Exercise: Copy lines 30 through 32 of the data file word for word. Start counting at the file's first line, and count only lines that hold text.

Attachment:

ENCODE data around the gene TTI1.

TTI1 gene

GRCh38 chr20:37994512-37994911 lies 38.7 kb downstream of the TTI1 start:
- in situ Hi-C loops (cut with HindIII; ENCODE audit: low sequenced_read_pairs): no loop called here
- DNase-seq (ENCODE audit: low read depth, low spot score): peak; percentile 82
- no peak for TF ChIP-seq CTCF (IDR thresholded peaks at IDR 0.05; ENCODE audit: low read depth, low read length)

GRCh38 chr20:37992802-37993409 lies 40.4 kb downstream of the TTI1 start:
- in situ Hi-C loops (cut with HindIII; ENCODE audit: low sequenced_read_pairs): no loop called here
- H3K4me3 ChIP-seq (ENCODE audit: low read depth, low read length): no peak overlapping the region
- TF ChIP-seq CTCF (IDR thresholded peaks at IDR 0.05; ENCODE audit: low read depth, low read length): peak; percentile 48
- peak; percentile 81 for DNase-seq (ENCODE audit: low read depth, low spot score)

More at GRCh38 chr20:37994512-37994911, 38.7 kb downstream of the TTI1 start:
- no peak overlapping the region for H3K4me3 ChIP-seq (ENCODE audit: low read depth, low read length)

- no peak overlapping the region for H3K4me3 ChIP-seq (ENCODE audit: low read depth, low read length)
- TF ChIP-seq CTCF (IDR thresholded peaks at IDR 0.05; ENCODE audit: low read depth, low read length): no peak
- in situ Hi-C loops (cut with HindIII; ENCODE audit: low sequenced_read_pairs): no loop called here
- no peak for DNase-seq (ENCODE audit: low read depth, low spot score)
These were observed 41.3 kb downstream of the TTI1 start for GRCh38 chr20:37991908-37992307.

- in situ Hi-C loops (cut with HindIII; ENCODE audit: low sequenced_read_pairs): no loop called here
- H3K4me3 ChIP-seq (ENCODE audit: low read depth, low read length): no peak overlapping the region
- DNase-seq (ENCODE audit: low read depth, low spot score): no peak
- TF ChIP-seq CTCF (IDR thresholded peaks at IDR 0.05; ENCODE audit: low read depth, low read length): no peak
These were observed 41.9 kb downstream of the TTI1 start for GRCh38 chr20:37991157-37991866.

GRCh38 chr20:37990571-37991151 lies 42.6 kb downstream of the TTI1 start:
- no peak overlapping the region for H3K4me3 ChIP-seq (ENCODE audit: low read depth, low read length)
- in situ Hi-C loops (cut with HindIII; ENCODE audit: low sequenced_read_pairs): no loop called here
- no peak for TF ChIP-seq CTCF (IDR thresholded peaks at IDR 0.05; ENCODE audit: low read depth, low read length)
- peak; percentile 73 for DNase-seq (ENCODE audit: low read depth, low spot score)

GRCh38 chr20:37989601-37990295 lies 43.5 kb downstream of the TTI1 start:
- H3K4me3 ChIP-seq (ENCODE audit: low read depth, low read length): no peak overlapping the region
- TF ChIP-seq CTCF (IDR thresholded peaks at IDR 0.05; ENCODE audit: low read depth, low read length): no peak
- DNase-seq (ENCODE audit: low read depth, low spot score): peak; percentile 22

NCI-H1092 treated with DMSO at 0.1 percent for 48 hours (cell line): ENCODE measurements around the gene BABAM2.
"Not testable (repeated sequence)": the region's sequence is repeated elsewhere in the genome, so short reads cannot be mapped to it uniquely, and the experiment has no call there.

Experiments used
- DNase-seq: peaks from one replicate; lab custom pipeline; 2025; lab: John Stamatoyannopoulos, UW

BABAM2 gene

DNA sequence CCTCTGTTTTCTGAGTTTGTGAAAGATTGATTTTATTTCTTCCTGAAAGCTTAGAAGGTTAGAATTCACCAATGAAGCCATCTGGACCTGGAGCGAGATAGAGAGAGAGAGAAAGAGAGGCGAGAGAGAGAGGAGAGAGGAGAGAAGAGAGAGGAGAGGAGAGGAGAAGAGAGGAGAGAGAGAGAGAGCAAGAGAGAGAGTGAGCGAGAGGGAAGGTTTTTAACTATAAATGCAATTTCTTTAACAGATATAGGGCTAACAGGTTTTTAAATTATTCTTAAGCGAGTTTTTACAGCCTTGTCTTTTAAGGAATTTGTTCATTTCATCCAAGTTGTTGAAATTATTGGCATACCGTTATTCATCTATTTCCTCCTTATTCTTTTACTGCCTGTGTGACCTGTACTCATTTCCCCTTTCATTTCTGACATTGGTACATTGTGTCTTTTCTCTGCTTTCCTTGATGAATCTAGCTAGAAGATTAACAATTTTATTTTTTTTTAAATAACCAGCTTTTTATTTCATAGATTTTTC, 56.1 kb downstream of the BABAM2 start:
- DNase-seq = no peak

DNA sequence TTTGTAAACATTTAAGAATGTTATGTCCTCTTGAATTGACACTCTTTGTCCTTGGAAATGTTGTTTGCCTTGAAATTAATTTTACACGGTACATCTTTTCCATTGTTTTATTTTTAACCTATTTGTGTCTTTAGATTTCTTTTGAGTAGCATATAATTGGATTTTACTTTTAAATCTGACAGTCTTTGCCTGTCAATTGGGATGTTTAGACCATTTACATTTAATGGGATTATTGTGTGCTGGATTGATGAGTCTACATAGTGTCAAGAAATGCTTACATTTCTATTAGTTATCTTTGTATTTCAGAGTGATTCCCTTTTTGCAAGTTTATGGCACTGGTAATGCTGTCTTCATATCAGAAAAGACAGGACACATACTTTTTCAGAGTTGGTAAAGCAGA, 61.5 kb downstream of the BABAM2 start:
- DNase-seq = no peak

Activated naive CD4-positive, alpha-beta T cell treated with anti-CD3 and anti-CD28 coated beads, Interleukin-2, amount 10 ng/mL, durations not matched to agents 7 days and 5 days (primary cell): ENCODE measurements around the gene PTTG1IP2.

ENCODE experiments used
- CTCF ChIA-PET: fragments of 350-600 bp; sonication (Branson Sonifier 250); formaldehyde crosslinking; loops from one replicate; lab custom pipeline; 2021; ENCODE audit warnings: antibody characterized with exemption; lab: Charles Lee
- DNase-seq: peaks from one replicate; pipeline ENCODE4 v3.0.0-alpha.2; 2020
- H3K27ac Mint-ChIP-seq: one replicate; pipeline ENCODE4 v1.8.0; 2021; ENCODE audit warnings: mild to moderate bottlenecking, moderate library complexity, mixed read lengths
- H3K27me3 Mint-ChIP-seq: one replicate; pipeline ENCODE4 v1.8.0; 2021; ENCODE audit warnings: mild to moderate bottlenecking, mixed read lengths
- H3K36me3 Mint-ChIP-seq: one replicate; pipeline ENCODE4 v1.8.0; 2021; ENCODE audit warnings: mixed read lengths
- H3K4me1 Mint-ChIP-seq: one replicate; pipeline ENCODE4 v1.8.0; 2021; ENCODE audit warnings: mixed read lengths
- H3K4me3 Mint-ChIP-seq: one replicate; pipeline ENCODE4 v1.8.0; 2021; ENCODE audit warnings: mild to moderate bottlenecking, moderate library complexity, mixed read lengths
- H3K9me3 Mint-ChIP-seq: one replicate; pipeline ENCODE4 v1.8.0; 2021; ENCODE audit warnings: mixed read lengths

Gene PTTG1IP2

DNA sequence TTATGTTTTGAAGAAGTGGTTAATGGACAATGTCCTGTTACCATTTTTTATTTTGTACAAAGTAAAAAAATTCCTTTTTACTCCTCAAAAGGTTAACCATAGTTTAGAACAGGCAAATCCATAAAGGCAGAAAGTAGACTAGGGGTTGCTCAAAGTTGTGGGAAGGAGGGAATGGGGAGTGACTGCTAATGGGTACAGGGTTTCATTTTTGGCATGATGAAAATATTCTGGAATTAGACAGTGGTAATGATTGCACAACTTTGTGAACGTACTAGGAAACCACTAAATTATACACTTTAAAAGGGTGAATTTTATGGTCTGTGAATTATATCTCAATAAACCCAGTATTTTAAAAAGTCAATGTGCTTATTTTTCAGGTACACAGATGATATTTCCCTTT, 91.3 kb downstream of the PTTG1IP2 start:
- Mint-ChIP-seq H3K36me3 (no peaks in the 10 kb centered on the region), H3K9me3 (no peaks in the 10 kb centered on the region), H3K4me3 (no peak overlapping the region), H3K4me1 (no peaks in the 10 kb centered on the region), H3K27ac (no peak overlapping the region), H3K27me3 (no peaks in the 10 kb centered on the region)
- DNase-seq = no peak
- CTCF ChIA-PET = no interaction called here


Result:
- H3K4me3 ChIP-seq (ENCODE audit: low read depth, low read length): no peak overlapping the region
- TF ChIP-seq CTCF (IDR thresholded peaks at IDR 0.05; ENCODE audit: low read depth, low read length): no peak
- DNase-seq (ENCODE audit: low read depth, low spot score): peak; percentile 22